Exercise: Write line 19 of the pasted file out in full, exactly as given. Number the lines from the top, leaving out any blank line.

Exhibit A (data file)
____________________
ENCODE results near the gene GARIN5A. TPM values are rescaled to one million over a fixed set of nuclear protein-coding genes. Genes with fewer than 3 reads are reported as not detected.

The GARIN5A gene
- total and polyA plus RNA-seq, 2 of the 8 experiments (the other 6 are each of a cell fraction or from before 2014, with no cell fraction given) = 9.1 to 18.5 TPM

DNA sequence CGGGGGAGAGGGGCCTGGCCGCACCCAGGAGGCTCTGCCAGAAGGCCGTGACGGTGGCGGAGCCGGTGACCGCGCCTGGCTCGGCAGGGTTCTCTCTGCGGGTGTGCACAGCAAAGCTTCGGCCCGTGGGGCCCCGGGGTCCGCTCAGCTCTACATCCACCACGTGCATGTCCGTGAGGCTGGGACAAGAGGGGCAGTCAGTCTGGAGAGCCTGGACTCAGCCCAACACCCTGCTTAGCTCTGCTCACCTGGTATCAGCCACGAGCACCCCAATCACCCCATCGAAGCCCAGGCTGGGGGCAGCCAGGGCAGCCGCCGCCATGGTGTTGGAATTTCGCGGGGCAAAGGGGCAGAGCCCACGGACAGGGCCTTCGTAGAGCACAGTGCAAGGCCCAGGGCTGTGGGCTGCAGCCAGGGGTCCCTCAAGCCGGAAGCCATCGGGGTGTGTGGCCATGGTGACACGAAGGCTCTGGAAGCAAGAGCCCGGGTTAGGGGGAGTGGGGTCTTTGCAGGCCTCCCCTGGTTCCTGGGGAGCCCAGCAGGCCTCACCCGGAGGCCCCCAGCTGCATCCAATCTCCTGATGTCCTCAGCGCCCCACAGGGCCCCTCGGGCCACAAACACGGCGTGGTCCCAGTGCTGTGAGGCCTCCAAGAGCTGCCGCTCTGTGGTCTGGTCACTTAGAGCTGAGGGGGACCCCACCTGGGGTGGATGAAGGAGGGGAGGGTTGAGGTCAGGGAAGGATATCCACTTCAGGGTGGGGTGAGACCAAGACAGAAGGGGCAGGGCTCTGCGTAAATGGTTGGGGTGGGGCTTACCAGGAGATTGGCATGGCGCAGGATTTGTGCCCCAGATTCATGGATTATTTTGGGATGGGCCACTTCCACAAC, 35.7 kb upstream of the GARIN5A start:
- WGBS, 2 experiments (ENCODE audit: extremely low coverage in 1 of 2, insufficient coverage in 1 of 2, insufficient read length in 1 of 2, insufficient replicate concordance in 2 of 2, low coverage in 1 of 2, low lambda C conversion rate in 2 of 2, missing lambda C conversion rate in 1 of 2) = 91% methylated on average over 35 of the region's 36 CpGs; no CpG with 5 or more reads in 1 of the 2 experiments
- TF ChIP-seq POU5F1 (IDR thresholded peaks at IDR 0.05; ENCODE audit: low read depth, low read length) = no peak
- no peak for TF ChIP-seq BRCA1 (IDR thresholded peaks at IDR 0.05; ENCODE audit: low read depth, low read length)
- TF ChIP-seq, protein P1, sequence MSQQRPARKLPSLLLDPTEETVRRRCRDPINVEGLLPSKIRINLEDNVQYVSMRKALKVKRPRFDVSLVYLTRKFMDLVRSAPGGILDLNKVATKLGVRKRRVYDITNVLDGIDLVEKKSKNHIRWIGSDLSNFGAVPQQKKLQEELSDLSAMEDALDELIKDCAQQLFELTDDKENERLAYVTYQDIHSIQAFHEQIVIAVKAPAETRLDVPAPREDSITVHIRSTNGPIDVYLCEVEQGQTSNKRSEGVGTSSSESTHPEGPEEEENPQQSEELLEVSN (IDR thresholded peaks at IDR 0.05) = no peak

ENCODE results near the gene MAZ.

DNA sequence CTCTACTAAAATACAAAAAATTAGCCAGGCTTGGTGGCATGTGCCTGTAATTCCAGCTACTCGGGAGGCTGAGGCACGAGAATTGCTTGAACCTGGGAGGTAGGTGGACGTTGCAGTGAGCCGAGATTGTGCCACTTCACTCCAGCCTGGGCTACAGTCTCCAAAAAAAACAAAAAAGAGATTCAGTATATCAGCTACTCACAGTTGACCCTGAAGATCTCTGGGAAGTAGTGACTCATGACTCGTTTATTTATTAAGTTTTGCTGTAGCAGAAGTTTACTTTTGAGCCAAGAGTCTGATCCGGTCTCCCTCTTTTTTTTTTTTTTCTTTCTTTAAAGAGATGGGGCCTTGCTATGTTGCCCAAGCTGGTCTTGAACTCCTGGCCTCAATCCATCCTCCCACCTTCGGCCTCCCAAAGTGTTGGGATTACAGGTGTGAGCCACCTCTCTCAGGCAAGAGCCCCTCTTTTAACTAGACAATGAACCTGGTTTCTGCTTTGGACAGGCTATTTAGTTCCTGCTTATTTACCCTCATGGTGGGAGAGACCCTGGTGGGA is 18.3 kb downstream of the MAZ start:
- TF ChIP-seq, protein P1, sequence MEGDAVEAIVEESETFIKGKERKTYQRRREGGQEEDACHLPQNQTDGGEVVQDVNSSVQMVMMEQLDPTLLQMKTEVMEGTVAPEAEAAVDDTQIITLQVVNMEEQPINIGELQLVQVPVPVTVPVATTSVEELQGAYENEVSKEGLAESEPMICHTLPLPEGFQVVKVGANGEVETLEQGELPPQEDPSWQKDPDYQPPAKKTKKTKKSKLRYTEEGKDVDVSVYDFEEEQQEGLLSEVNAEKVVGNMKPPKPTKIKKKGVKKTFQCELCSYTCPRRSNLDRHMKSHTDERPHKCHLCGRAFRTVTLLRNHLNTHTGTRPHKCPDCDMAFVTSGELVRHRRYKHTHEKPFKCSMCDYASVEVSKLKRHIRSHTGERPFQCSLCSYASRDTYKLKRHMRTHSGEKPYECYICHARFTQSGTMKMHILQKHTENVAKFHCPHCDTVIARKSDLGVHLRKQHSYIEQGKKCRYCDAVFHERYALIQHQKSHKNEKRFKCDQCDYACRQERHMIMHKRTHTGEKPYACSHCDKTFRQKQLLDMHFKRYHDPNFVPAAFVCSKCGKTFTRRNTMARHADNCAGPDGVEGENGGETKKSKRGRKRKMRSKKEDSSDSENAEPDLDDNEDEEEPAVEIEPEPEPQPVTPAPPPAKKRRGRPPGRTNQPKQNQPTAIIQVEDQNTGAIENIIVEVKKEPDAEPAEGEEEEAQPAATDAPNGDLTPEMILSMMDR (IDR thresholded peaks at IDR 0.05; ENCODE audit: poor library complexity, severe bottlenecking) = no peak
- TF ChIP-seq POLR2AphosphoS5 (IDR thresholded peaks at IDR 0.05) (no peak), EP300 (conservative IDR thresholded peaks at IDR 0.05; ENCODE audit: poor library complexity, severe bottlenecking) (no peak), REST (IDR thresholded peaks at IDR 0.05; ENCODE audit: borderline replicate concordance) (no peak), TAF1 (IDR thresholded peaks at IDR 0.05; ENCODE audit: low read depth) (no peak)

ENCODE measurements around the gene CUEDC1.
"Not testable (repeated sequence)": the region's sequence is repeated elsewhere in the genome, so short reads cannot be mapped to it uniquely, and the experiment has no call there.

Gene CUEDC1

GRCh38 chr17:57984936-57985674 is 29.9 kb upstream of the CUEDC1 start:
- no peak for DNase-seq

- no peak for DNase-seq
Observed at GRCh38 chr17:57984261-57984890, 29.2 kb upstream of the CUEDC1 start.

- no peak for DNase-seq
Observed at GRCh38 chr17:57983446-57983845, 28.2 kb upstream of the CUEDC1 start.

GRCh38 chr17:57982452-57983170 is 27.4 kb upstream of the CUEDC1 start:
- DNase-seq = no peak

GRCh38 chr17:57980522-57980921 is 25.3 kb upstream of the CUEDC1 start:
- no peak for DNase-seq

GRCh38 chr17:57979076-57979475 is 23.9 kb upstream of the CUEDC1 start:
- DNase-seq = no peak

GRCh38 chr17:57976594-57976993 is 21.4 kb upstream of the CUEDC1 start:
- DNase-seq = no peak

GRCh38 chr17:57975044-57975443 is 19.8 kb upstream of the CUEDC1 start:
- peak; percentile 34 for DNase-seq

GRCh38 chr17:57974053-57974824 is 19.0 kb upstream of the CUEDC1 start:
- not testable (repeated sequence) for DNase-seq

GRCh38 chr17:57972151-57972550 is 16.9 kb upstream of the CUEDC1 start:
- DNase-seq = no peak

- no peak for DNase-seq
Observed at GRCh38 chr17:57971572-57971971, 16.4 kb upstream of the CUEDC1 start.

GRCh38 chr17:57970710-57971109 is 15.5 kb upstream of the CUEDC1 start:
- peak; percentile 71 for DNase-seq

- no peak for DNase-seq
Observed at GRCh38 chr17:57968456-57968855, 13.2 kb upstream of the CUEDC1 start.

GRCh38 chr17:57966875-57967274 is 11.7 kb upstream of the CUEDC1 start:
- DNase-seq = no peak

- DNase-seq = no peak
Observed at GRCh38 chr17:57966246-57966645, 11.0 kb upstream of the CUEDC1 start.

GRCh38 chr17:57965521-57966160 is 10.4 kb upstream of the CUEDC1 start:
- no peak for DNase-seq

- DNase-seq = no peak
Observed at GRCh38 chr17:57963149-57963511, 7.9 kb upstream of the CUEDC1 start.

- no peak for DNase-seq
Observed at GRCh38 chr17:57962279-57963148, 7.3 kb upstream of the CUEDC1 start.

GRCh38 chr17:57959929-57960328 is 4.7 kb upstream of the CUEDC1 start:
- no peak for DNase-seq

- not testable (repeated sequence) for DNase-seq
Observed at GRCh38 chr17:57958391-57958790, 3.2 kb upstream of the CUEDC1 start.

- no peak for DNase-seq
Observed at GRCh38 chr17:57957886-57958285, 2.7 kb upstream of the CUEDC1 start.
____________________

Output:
Observed at GRCh38 chr17:57984261-57984890, 29.2 kb upstream of the CUEDC1 start.